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Special Report on new treatments for hepatitis C.
A lot of attention has been bestowed on the topic of hepatitis C virus (HCV) lately, and rightly so. The blood-borne virus, originally referred to as "non-A, non-B hepatitis," is thought to have infected about 1.8% of the general U.S. population. Many experts believe HCV threatens to become the next major burden for the healthcare system, far greater than the impact of HIV infection.
Of the estimated four million Americans carrying antibodies to HCV, indicating current or previous infection, 2.7 million are believed to have chronic infection (60%-70%), which progresses at a slow rate, going unrecognized in most patients for decades because of the lack of obvious symptoms and eventually presenting itself as advanced liver disease in many cases.
HCV is the leading cause of cirrhosis and hepatocellular carcinoma (HCC) in this country and the No. 1 reason for liver transplantation. HCV is responsible for 8,000-10,000 deaths annually, a number that could rise to 38,000 by the year 2010.
The past five years have produced a wealth of new information regarding the management and treatment of HCV. This prompted the National Institutes of Health to convene a consensus conference on the management of hepatitis C in June to update the statement set forth at the first NIH consensus conference on the subject, held in 1997.
Current recommendations encourage all patients at risk of contracting HCV to be tested for the virus, especially because many patients exhibit no symptoms of infection. At-risk individuals include those who received blood transfusions or organ transplants before 1992, or clotting factor concentrates prior to 1987.
Anyone who has experimented with illicit injectable drugs, even if it occurred only once 30 years ago, is at risk for HCV. Vietnam veterans appear to be at greater risk than the general population, as are healthcare and public safety workers, who may have been exposed to contaminated blood via accidental needlesticks or other methods. Pregnant women with hepatitis C have roughly a 2% risk of passing the virus on to their infants at birth. High-risk sexual behavior and multiple heterosexual partners also increase the risk of acquiring HCV.
Intranasal cocaine use; tattooing; body piercing; and sharing of razors, toothbrushes, or nail files, where there is a potential exposure to blood, are other modes of transmission that increase one's risk of contracting HCV. Prevalence is highest in the 40- to 59-year age group, African-Americans, and specific subpopulations such as the homeless, incarcerated persons, and hemophiliacs, with the highest rates at 70%-90% for injection drug users.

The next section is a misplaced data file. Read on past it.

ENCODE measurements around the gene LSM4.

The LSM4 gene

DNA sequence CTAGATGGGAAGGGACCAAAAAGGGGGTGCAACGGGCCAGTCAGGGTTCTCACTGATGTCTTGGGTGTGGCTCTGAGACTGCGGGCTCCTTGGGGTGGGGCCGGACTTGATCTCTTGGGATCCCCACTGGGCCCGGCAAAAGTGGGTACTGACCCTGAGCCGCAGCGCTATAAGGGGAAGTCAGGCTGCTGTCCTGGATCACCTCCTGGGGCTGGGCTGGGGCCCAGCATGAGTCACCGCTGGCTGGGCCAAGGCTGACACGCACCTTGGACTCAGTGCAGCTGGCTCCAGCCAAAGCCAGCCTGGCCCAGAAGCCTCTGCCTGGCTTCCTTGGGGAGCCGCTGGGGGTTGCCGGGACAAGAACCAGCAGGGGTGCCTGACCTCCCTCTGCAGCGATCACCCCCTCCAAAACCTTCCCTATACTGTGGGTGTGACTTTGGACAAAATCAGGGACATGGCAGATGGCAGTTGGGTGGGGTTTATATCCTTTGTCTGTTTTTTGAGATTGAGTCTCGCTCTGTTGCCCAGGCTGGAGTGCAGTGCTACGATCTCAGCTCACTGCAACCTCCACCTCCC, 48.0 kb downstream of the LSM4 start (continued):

Acute infection with hepatitis C is characterized by the presence of HCV RNA in blood serum one to three weeks following initial exposure. Antibodies to HCV can be detected in 90% of patients after three months, and elevation in serum alanine aminotransferase (ALT) is present within two to eight weeks. Symptoms occur in only 30%-40% of acute cases, but may include malaise, weakness, abdominal pain, anorexia, and jaundice. In general, patients with jaundice have a better chance of clearing the virus from their blood than those without jaundice. Complete recovery from the acute phase will occur in 15% to 30% of individuals, while the rest will develop chronic infection, defined as the presence of HCV RNA in blood for at least six months.
The risk of progressive infection is increased by factors such as older age, male gender, immunosuppression (e.g., HIV), alcohol consumption, and hepatitis B. Liver fibrosis can develop, often leading to cirrhosis, HCC, and end-stage liver disease (ESLD) over time.
HCV is genetically diverse, with six genotypes and more than 50 subtypes that can easily mutate to avoid the immune system's surveillance. Therefore, resistance develops to HCV antibodies and results in the presence of several subspecies of HCV in one individual. This results in a high rate of chronic infection and may contribute to disappointing response rates to treatment, the inability of many patients to eliminate the virus, and difficulty in creating an effective vaccine for HCV.
Of the several different strains of HCV, genotype 1 is the most common type in the United Statesaffecting between 70%-80% of HCV patients; it is also the most difficult to treat. Genotype determination now plays a significant role in the selection of appropriate therapy. Genotypes 2 and 3, although less prevalent, respond more favorably to antiviral therapy.
According to the new NIH consensus statement, all patients with chronic hepatitis C are candidates for antiviral therapy. That's a change from the previous statement that targeted a select group of patients and suggested delaying therapy to individuals drinking significant amounts of alcohol or those actively injecting illicit drugs until their habits were discontinued for at least six months.